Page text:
Identification of two N-linked glycosylation sites within the core of the simian immunodeficiency virus glycoprotein whose removal enhances sensitivity to soluble CD4

Cheryl Pikora, Christine Wittish, Ronald Charles Desrosiers

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Abstract

Using PCR mutagenesis to disrupt the NXT/S N-linked glycosylation motif of the Env protein, we created 27 mutants lacking 1 to 5 of 14 N-linked glycosylation sites within regions of gp120 lying outside of variable loops 1 to 4 within simian immunodeficiency virus strain 239 (SIV239). Of 18 mutants missing N-linked glycosylation sites predicted to lie within 10 Å of CD4 contact sites, the infectivity of 12 was sufficient to measure sensitivity to neutralization by soluble CD4 (sCD4), pooled immune sera from SIV239-infected rhesus macaques, and monoclonal antibodies known to neutralize certain derivatives of SIV239. Three of these 12 mutants (g3, lacking the 3rd glycan at position 79; g11, lacking the 11th glycan at position 212; and g3,11, lacking both the 3rd and 11th glycans) were approximately five times more sensitive to neutralization by sCD4 than wild-type (WT) SIV239. However, these same mutants were no more sensitive to neutralization than WT by pooled immune sera. The other 9 of 12 replication-competent mutants in this group were no more sensitive to neutralization than the WT by any of the neutralizing reagents. Six of the nine mutants that did not replicate appreciably had three or more glycosylation sites eliminated; the other three replication-deficient strains involved mutation of site 15. Our results suggest that elimination of glycan attachment sites 3 and 11 enhanced the exposure of contact residues for CD4. Thus, glycans at positions 3 and 11 of SIV239 gp120 may be particularly important for shielding the CD4-binding site from antibody recognition.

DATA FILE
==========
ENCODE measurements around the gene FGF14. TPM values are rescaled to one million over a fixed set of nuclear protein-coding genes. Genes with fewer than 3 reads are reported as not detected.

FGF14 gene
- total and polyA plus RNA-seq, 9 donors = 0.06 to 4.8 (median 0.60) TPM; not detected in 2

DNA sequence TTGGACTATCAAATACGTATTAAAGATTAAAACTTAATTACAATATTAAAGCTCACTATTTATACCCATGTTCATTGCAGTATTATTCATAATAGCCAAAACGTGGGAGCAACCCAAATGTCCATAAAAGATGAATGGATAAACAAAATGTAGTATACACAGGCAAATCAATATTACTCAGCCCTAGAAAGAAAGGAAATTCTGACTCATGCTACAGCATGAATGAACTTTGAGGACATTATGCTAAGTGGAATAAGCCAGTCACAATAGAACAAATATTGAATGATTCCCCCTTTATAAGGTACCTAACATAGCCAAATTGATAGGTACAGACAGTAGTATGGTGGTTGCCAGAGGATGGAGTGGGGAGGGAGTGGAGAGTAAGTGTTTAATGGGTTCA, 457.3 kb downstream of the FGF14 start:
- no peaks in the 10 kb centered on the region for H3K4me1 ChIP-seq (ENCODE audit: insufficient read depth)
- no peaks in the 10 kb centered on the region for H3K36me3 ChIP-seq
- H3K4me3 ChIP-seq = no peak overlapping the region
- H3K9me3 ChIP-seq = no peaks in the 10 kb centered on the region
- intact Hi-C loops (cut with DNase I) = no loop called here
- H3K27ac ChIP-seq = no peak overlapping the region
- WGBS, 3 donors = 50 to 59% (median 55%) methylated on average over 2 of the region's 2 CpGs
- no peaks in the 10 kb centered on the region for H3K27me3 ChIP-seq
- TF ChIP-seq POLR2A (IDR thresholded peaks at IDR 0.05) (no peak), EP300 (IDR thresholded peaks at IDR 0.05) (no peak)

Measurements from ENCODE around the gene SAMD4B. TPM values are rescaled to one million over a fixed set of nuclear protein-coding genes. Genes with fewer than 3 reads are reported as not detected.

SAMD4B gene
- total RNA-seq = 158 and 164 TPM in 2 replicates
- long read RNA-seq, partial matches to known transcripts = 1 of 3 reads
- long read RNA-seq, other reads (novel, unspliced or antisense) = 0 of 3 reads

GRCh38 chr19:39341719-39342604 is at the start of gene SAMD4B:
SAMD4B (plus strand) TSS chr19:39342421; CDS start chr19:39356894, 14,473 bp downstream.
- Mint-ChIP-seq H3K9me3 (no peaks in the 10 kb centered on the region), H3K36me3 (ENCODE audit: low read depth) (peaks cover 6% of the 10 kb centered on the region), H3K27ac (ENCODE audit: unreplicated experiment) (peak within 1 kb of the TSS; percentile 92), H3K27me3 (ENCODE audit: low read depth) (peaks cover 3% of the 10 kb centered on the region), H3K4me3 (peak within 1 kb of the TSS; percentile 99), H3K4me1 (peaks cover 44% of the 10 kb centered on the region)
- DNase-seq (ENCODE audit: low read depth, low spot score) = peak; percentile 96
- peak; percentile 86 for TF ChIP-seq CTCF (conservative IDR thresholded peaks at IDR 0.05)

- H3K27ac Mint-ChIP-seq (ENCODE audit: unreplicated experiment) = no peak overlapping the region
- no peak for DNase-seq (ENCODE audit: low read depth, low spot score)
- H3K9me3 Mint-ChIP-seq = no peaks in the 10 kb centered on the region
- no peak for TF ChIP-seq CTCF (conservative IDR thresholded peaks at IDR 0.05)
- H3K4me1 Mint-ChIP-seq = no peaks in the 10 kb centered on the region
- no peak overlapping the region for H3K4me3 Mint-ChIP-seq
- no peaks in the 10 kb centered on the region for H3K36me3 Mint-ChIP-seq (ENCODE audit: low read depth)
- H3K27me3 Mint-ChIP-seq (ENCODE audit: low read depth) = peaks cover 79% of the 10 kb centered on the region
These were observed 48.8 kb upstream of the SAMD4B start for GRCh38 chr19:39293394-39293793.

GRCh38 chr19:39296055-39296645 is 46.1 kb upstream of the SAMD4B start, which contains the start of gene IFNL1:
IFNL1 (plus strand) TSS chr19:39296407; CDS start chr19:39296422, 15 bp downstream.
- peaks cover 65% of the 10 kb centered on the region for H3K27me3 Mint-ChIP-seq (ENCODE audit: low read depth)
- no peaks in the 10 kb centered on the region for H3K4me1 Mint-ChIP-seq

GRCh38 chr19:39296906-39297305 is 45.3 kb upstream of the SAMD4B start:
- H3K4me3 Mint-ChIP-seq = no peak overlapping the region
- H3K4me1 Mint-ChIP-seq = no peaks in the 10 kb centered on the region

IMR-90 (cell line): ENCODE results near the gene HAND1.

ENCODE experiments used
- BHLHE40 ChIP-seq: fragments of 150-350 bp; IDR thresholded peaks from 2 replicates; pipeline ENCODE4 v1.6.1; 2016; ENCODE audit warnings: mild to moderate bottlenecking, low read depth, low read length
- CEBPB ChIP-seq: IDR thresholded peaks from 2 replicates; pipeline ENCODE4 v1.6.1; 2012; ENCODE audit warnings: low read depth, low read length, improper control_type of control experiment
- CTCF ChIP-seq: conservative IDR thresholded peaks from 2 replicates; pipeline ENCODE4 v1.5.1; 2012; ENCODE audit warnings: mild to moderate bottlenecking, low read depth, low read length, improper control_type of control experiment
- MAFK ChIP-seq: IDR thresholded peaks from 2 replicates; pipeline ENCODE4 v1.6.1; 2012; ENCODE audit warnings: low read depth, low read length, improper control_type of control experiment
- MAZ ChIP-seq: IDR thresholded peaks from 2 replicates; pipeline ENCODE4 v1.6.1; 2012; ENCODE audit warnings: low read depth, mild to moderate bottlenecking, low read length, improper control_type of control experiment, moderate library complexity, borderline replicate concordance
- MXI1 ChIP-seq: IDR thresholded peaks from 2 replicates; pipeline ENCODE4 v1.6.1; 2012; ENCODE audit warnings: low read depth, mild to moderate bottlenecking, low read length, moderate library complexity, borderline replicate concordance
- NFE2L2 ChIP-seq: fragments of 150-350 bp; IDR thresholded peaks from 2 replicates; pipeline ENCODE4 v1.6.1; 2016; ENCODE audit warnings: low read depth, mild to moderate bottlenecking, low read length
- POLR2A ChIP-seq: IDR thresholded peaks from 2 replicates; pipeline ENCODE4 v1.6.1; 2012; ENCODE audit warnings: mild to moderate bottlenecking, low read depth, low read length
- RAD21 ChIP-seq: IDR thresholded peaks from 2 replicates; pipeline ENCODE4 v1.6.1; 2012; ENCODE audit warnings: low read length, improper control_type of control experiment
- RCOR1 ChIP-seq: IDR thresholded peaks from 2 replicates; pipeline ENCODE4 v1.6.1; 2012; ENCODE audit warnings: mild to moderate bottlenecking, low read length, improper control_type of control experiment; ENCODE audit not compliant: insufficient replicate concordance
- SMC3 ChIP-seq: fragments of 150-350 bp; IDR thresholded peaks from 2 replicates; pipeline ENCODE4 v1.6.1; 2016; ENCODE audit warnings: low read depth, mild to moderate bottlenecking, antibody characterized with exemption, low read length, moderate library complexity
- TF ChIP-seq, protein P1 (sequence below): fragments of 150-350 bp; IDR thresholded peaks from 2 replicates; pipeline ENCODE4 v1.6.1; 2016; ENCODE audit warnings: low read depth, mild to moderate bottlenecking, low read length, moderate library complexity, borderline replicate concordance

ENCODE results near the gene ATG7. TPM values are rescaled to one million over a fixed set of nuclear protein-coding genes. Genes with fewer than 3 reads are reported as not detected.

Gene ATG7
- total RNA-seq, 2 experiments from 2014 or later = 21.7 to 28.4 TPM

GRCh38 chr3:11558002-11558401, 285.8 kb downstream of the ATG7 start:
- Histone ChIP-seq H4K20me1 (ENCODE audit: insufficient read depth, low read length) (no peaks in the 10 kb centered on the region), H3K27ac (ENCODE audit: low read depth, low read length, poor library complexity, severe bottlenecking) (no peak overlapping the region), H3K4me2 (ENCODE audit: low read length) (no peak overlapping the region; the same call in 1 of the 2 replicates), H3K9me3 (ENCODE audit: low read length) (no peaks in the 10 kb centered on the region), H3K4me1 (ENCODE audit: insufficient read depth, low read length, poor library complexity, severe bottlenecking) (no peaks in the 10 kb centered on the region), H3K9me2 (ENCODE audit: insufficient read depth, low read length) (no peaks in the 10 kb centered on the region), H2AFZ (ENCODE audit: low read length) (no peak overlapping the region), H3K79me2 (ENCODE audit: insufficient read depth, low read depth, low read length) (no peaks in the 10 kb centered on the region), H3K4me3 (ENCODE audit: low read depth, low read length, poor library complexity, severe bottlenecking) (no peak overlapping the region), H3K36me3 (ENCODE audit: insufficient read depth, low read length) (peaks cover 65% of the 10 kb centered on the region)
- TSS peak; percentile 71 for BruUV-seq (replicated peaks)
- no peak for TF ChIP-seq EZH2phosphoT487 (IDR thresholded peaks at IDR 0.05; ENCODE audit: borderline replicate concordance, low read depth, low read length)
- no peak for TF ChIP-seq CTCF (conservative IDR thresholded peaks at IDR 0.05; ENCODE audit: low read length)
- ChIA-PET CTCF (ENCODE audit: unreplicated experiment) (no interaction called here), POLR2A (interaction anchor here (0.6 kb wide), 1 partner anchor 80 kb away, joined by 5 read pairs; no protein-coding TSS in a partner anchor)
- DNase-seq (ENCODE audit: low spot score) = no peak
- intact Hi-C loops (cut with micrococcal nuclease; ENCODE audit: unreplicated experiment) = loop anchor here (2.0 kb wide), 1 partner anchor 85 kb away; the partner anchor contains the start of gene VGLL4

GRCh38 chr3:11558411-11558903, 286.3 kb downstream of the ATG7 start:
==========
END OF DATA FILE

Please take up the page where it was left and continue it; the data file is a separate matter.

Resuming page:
Original languageEnglish (US)
Pages (from-to)12575-12583
Number of pages9
JournalJournal of Virology
Volume79
Issue number19
DOIs
StatePublished - Oct 2005
Externally publishedYes

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Simian immunodeficiency virus
Simian Immunodeficiency Virus
glycosylation
Glycosylation
Polysaccharides
glycoproteins
Glycoproteins
neutralization
polysaccharides
mutants
Immune Sera
antiserum
env Gene Products
Antibody Binding Sites
Macaca mulatta
Mutagenesis
mutagenesis
Monoclonal Antibodies
recombinant soluble CD4
binding sites

ASJC Scopus subject areas

  • Immunology

Cite this

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abstract = "Using PCR mutagenesis to disrupt the NXT/S N-linked glycosylation motif of the Env protein, we created 27 mutants lacking 1 to 5 of 14 N-linked glycosylation sites within regions of gp120 lying outside of variable loops 1 to 4 within simian immunodeficiency virus strain 239 (SIV239). Of 18 mutants missing N-linked glycosylation sites predicted to lie within 10 {\AA} of CD4 contact sites, the infectivity of 12 was sufficient to measure sensitivity to neutralization by soluble CD4 (sCD4), pooled immune sera from SIV239-infected rhesus macaques, and monoclonal antibodies known to neutralize certain derivatives of SIV239. Three of these 12 mutants (g3, lacking the 3rd glycan at position 79; g11, lacking the 11th glycan at position 212; and g3,11, lacking both the 3rd and 11th glycans) were approximately five times more sensitive to neutralization by sCD4 than wild-type (WT) SIV239. However, these same mutants were no more sensitive to neutralization than WT by pooled immune sera. The other 9 of 12 replication-competent mutants in this group were no more sensitive to neutralization than the WT by any of the neutralizing reagents. Six of the nine mutants that did not replicate appreciably had three or more glycosylation sites eliminated; the other three replication-deficient strains involved mutation of site 15. Our results suggest that elimination of glycan attachment sites 3 and 11 enhanced the exposure of contact residues for CD4. Thus, glycans at positions 3 and 11 of SIV239 gp120 may be particularly important for shielding the CD4-binding site from antibody recognition.",